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Day 43: Kaluga, Russia to Obninsk, Russia

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Start: Kaluga, Russia
End: Obninsk, Russia
Distance: 78.6km
Elevation Gain: 1574ft
Elevation Loss: 1631ft
Time: 5h26m
Reading Material:Ukraine: A History, 4th Edition – Orest Subtelny
Audio Material: Diane Rehm Friday News Roundups; Marketplace; Game Theory podcast (hiatus episode)

Remember about two weeks ago when I sang the praise of my Schwalbe tires? Yeah, as expected, the rear one blew out today.

The beginning of the ride was wonderful. Overcast skies kept temps comfortable; Sunday traffic out of Kaluga was light and the first 40km was on smooth, almost track like surfaces. Then, a loud “pop!” Rear tire suffered a full blow out. On inspection, the treads had starting pulling away from the wire bead. I replaced the tube hoping the tire would hold even though there was a definite bulge. Unfortunately, another 20km up the road (this time on the busy motorway) the tube exploded. Gear guru Sheldon Brown explains that this type of problem can be temporarily fixed by covering the rip but since I’m carrying a folding spare, I just swapped that out (very carefully watching out for large trucks on the small shoulder). Will need to go rubber shopping in Moscow.

Lucky timing as the threatening skies opened up with a big thunderstorm about 10 minutes later. By the time I reached Obninsk there were small rivers running down the motorway and traffic had stopped as the cars slowly navigated the water. I hid under a gas station awning with a large convoy of motorcyclists (evidently, there’s a big bike rally this weekend somewhere near here) trying to get my bearings. Found a place to stay the night where I’ll keep dry until making my final assault to Moscow tomorrow — along the same road which Napoleon made his hasty exit from Moscow if Wikipedia can be believed.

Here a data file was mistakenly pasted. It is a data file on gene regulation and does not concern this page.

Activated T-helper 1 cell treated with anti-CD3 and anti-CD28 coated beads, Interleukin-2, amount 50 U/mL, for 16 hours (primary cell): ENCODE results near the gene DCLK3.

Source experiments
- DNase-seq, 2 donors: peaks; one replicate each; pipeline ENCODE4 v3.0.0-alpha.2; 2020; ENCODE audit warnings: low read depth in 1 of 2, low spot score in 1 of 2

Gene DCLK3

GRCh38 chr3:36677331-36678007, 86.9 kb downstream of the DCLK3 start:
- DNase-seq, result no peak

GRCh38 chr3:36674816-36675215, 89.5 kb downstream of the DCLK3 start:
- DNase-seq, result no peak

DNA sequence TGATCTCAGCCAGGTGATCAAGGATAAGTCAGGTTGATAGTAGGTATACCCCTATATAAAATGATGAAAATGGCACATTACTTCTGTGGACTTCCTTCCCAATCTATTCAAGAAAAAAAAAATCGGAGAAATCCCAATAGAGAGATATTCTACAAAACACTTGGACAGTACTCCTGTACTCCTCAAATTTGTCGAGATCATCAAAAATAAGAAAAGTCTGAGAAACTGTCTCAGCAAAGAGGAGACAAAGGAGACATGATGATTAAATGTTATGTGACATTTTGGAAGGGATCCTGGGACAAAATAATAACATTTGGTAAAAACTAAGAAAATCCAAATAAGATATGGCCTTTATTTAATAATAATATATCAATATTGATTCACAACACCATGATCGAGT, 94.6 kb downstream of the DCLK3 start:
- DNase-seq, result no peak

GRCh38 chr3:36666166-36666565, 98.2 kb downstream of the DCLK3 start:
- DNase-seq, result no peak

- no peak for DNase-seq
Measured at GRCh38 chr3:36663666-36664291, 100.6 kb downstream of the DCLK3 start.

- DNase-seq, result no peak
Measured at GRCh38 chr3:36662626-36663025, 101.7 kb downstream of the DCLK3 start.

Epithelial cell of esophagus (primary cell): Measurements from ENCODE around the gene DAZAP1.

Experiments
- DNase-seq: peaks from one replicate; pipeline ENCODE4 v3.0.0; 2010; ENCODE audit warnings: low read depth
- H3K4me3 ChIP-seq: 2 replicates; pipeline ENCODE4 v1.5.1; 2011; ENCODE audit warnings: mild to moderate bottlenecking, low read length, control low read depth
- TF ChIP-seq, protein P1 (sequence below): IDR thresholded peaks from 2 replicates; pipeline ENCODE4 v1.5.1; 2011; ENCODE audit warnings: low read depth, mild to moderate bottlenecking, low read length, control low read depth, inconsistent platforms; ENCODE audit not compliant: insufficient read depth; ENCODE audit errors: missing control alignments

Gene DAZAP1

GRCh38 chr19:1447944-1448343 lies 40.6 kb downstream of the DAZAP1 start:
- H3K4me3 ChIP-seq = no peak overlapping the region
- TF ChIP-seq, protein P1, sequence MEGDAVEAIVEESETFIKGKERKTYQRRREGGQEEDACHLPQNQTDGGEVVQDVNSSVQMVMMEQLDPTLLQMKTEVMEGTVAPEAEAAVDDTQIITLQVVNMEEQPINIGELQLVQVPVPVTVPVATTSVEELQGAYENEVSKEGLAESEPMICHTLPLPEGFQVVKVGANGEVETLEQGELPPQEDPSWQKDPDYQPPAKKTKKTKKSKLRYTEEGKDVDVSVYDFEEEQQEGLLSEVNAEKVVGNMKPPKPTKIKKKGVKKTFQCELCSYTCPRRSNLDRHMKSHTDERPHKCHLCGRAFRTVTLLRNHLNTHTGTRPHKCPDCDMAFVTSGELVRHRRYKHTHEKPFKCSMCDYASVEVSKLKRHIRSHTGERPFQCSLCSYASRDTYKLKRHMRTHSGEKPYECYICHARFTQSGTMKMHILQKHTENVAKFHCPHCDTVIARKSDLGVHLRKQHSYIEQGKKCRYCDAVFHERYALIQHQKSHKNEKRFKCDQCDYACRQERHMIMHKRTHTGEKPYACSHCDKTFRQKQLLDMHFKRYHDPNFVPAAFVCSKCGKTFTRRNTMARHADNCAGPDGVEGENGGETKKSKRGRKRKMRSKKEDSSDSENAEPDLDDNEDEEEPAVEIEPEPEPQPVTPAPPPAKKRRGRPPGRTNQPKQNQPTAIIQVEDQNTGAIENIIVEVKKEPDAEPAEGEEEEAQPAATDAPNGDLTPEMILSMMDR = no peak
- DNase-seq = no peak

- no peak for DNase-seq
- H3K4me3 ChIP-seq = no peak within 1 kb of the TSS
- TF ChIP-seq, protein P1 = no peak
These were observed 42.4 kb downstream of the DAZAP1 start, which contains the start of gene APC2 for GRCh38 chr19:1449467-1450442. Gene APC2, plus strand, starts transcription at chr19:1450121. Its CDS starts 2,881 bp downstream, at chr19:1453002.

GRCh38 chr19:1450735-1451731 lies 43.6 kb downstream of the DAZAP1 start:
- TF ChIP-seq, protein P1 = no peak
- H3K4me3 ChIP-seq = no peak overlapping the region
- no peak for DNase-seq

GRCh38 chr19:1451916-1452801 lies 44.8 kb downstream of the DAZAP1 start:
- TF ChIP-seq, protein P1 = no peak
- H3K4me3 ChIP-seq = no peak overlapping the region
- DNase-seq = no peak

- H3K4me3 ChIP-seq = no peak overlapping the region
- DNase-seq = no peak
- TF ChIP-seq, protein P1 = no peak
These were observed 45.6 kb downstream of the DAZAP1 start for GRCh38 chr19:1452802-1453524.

While I probably won’t venture out, Obninsk is famous as the home of the world’s first production-scale nuclear plant, opened in 1954. The city was built to house technical workers for the plant and has evolved into one of the premier Russian science cities.


Gear Porn update

Seeing as I’m about halfway through the planned trip, figured it would be a good time to provide some updates on gear:

ToutTerrain Plug II USB inverter
Unfortunately, somewhere in the Czech Republic this guy died. I removed the electronics (had to take apart the steering column) and it seems the inverter suffered a small explosion. Tout sent me a replacement for free which I picked up in Krakow but haven’t had a chance to replace yet.